The results of the Veolia Environnement Wildlife Photographer of the Year have been announced. In the Underwater World category, Paul Solder took first place with his image of walruses entitled “The grace of giants”. In an interview, he describes capturing the image thus:
“‘Even before I slid off the iceberg into the sea, my heart was racing and my lips were turning blue,’ says Paul. ‘I had no idea what to expect, other than that, under water, these huge masses of flesh and tusk would swim with grace and power. And that’s what I wanted to show.’ Paul had gone to Svalbard in Arctic Norway hoping to photograph walruses under water. He knew they could be dangerous, but he planned to appear as unthreatening as possible and hoped that the walruses would just be curious about him. The first sight of one approaching out of the gloom was the gleam of white tusk. Paul instinctively used the glass dome of his camera housing as a shield. The walrus investigated him, pressing up against the dome, while its giant herd-mates slowly circled Paul. ‘Their curiosity satisfied,’ says Paul, ‘they moved off in search of something more entertaining than a hyperventilating photographer.”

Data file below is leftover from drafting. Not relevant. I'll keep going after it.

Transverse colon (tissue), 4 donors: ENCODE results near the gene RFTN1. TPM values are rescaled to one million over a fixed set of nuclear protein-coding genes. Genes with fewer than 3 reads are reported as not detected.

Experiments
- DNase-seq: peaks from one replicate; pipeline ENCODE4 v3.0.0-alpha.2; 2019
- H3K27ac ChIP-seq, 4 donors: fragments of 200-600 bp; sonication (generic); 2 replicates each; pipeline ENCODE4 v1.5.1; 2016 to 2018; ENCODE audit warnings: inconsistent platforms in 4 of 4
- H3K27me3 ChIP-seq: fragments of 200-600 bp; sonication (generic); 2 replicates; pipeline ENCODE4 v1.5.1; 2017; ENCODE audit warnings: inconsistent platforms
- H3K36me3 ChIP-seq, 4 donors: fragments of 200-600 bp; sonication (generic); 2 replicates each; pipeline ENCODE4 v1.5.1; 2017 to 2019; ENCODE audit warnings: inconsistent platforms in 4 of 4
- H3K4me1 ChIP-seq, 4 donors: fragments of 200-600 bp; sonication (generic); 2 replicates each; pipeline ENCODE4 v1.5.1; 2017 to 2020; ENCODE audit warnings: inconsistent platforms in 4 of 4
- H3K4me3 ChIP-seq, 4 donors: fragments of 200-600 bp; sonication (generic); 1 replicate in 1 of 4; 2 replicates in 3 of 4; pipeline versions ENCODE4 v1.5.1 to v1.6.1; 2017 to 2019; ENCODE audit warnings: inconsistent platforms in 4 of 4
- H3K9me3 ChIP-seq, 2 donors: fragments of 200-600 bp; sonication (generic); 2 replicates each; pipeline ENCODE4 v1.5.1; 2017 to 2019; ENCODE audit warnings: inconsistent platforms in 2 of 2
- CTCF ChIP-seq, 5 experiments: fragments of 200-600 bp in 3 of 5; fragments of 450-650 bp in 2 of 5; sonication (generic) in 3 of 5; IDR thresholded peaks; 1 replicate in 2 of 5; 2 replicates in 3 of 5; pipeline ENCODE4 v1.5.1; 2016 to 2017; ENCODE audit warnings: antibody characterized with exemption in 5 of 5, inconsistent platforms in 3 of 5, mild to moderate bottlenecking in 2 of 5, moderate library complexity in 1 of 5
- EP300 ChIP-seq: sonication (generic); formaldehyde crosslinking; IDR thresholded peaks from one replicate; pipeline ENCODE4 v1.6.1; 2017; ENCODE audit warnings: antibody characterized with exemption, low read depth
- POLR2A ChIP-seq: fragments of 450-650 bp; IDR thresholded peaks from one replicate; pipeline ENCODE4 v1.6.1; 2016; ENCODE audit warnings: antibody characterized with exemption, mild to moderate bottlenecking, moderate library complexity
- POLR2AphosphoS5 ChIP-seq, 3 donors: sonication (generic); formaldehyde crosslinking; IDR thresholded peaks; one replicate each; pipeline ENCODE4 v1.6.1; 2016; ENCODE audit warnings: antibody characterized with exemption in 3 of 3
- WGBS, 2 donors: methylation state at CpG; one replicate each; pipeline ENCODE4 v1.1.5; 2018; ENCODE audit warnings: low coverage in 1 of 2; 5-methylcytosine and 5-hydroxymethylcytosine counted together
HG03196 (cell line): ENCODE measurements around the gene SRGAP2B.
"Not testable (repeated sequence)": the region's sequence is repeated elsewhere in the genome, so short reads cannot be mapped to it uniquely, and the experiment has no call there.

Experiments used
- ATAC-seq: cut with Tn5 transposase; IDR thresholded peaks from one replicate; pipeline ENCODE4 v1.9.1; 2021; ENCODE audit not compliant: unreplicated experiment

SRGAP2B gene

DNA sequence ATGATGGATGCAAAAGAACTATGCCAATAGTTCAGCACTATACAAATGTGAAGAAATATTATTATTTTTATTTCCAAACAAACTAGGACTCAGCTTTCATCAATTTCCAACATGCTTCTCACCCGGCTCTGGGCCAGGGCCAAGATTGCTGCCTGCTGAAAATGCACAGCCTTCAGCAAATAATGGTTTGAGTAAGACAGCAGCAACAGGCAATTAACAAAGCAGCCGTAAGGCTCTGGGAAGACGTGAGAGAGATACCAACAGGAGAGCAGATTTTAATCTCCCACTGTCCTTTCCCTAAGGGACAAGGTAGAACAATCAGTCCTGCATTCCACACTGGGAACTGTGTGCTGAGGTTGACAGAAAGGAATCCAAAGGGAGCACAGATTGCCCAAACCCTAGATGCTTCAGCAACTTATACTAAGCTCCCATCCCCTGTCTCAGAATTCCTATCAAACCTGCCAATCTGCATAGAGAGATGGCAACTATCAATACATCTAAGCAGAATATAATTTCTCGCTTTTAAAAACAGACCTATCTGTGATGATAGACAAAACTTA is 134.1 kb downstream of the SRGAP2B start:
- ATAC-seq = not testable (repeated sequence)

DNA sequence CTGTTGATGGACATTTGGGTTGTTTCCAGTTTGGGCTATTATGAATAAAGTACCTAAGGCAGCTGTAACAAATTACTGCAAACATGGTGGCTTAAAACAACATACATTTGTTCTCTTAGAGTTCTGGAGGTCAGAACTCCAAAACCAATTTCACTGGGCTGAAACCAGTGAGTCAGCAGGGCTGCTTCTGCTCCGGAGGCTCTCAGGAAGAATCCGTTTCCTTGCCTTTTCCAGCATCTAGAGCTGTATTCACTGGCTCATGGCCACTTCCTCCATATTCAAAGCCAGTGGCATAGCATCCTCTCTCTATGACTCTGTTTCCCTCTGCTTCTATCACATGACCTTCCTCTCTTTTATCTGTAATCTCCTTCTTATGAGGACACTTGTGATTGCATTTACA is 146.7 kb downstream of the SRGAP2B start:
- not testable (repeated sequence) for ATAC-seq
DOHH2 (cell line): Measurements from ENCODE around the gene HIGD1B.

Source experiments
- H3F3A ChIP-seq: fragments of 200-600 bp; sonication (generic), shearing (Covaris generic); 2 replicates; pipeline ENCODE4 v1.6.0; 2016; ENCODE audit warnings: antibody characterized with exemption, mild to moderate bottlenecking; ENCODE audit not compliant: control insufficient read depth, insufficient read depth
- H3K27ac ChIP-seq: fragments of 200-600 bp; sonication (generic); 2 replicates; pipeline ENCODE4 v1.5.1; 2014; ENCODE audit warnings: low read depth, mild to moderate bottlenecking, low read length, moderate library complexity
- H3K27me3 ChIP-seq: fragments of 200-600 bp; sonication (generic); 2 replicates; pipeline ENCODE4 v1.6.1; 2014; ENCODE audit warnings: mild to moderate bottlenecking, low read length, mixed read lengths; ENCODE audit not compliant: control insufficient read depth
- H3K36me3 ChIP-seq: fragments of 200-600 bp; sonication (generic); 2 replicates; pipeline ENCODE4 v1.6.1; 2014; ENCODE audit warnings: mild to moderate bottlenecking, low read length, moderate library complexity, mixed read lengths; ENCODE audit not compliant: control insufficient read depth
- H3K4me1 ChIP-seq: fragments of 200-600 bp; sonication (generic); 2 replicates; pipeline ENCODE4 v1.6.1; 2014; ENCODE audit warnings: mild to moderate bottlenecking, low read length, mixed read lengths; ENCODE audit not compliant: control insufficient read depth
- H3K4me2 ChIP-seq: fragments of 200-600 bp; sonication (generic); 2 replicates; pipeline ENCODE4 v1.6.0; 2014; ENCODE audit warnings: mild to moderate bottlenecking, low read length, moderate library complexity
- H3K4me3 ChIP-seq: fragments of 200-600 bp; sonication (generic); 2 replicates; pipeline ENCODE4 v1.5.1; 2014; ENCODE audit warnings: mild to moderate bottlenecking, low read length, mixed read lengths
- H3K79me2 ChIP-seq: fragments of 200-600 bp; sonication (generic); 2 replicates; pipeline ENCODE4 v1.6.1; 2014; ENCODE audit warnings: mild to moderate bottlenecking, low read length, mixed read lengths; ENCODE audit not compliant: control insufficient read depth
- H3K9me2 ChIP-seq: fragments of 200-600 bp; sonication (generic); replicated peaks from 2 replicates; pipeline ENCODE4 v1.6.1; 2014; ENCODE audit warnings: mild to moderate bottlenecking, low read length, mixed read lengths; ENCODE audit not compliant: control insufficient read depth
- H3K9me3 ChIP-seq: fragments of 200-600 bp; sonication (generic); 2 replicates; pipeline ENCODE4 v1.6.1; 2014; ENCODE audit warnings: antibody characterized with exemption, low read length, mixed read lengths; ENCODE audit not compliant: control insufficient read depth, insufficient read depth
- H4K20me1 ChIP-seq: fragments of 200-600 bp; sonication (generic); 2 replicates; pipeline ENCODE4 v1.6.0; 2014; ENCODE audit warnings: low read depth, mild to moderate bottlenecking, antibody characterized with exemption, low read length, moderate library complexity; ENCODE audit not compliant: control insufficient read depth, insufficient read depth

He also took the Runner Up award in the category with an image of a swimming bear swiping at a passing salmon, with Specially Commended going to Clark Miller and Highly Commended awards to Alex Tattersall, Louis-Marie Préau, Thomas P. Peschak and Nuno Sá. The images will be displayed at the Natural History Museum, London until 11 March 2012. As always, many congratulations to all the finalists.